A New Trend – Insect Condo

It’s Still Just Dirt, The Tillsonburg News – July 2017
by Angela Lassam

Now that all the garden has been planted we have to sit and wait to reap the benefits. Most gardeners are not idle people so they look for other projects in the garden. There is a great way to tidy up that corner of waste which contains all kinds of what may seem like trash. It is to build a habitat for all kinds of insects ready for the winter. These structures can be called by various names – bug hotel, bee wall, wildlife stacks and insect hotel. I am sure there are many others and children have a good imagination. This could be a summer pastime for children to do and name it. You can buy a bee structure at most nurseries but it can be more beneficial and environmentally friendly to upcycle your scrap.

Any materials can serve a purpose in your design. Skids piled flat make a good foundation, or any type of wood or steel frame, and the materials you can use are endless. Here are just some you may have piled in your ‘corner’ – blocks, bricks, tree limbs, twigs, broken clay pots and pipes. Straw, pinecones, bent tin, wire mesh and old wooden shutters. They can all serve a purpose. They can be artistically placed and all can in some way house your insect community.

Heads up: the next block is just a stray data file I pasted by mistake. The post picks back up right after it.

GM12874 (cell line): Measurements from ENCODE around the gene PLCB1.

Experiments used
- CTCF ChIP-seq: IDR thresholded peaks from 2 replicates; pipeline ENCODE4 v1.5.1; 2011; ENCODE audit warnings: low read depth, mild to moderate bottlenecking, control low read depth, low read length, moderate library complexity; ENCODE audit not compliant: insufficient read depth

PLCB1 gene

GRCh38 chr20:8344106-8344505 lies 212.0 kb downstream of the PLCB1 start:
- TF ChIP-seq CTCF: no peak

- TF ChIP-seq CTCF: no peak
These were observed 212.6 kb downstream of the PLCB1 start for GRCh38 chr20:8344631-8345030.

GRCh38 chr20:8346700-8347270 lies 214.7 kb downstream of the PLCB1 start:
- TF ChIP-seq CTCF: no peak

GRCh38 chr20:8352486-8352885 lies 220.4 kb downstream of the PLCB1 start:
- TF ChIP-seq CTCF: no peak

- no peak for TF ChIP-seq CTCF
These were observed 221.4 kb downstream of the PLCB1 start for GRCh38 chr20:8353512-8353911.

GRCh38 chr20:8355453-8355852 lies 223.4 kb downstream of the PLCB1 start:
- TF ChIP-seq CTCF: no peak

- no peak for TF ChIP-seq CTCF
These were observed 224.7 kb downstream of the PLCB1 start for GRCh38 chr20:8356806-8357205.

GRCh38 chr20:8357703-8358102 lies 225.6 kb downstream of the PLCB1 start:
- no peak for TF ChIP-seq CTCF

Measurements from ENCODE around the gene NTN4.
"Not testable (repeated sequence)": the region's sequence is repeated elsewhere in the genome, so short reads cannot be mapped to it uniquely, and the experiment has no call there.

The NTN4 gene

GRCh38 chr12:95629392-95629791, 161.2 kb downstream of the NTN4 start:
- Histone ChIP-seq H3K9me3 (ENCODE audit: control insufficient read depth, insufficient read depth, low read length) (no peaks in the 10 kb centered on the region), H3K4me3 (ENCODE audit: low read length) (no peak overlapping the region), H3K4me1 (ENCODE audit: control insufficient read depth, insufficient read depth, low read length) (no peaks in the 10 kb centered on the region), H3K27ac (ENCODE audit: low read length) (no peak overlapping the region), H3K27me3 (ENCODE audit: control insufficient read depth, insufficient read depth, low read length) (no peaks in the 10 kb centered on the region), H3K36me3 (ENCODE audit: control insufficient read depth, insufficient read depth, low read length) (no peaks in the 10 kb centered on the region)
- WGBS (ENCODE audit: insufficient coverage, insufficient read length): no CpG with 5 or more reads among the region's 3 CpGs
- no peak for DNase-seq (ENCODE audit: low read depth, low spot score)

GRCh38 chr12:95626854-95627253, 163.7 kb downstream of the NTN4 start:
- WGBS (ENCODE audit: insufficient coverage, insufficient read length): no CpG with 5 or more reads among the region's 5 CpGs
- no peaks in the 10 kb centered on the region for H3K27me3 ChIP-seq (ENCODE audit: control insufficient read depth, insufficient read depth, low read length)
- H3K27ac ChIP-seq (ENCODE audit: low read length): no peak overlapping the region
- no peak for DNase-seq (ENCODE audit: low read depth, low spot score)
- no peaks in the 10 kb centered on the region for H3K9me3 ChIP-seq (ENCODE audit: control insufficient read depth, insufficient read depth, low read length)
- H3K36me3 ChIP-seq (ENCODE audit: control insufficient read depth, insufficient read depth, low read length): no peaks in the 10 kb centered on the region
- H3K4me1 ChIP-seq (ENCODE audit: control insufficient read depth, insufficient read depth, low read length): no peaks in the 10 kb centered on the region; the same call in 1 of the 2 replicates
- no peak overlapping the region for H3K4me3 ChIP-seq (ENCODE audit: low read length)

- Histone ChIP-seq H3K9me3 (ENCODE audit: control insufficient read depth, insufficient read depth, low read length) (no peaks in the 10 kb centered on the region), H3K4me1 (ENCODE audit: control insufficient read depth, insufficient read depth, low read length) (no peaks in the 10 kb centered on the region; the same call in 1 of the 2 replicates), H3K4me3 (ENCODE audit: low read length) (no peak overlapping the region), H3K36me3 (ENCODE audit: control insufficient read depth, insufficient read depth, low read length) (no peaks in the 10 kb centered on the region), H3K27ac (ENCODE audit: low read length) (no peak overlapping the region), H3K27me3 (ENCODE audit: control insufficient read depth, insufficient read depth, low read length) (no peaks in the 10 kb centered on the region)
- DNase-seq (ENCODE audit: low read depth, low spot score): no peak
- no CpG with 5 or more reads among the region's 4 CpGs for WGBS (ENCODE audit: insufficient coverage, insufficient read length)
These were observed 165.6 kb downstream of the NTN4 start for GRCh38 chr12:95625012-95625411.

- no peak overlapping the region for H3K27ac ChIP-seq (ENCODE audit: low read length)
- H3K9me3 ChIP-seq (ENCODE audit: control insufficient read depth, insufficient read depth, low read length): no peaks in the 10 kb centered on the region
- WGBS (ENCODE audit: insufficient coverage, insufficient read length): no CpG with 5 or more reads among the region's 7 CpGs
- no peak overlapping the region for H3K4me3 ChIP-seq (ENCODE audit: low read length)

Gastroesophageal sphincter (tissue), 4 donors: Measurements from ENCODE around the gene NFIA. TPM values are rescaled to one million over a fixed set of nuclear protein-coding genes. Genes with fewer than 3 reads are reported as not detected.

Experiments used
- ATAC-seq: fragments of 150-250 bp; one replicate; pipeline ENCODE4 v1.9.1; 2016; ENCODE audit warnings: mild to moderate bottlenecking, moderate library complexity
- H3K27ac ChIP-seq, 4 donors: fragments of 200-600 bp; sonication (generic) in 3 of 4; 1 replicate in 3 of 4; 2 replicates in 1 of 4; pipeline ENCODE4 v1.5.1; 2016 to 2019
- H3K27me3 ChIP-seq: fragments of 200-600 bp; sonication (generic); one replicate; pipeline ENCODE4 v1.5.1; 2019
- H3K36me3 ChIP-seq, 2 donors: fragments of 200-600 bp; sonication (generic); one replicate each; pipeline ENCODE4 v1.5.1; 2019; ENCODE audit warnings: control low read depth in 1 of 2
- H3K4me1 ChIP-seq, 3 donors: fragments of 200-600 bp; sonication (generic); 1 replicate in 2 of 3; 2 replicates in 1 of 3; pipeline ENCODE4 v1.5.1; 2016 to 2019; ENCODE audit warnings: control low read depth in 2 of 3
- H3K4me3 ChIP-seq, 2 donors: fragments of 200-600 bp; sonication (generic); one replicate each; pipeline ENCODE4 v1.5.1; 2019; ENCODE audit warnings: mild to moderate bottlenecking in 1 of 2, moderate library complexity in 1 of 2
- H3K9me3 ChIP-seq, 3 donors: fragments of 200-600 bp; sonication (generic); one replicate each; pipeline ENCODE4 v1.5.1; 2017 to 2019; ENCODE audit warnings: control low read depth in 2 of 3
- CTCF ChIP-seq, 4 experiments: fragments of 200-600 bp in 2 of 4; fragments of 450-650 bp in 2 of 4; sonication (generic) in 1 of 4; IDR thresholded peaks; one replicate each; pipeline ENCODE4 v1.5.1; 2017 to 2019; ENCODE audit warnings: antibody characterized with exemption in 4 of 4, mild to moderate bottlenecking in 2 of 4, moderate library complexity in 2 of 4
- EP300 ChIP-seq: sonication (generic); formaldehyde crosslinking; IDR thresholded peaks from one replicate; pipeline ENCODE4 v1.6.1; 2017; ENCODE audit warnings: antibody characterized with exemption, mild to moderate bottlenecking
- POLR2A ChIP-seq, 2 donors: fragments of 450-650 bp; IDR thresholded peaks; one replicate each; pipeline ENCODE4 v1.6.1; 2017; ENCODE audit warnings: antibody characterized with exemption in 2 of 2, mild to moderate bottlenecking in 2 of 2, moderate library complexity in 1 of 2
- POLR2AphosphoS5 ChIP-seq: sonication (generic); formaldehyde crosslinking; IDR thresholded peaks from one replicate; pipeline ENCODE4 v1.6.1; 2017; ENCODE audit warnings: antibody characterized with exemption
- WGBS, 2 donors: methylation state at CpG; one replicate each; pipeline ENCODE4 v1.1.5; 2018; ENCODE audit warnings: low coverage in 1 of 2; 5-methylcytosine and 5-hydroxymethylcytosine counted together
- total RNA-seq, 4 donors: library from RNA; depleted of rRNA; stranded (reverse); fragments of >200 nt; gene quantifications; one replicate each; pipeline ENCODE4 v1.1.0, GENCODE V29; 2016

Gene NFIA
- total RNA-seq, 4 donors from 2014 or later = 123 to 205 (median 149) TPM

Wasps, dragonflies, beetles, lacewings, moths, spiders, ladybugs and bees will use the various materials that you put in your design.

Wasps are pollinators especially early in the season when they will pollinate raspberries.

Bumblebees are superb pollinators of tomatoes, blueberries and much more. Mason bees are one of the earlier pollinators for fruit. They prefer a separate home from other insects. This can be made of any pieces of wood either cut branches or leftover building lumber. You will need to drill various size holes for them to live in.

Ladybugs are capable of consuming up to 50 to 60 aphids per day but will also eat a variety of other insects and larvae including mealy bugs, leaf hoppers, mites, and various types of soft bodied insects so they are very beneficial. They like to hibernate in dry twigs and leaves

A final safeguard for your winter habitat is a piece of wire mesh to keep the birds out.

A good source for ideas can be found on www.flickr.com and search for insect hotel. There you will find many photos of structures that have been built in many different countries. Whatever you do just have fun and create a whimsical addition to your garden.

The recent garden tour ‘Beyond the Garden Gate’ was enjoyed by all. Many thanks to those who opened their gardens to visitors and to the other locations in town on the tour. Thank you to all those who participated and made it a great success.

There is another summer event on Tuesday, August 8 starting at 5:00 p.m. at Whistling Gardens, Wilsonville – a unique and very interesting venue. There will be a barbecue, entertainment by the Gentleman of Harmony from Simcoe plus a 150th Anniversary cake. So come and join in, take a stroll round the beautiful gardens and lake and relax. Also it is the 35th Anniversary of the Tillsonburg Horticultural Society. Cost is $30 (including admission to the Gardens). For more information contact Barb Hunter @ barb.hunter@live.com. This is open to everyone.

Regular monthly meetings resume Tuesday Sept 5 at 7:30 p.m. in the Seniors Centre Auditorium, Tillsonburg Community Complex. Everyone welcome. To keep up to date look at the website www.tillsonburghorticultural.ca or join us on Facebook – Tillsonburghorticultural.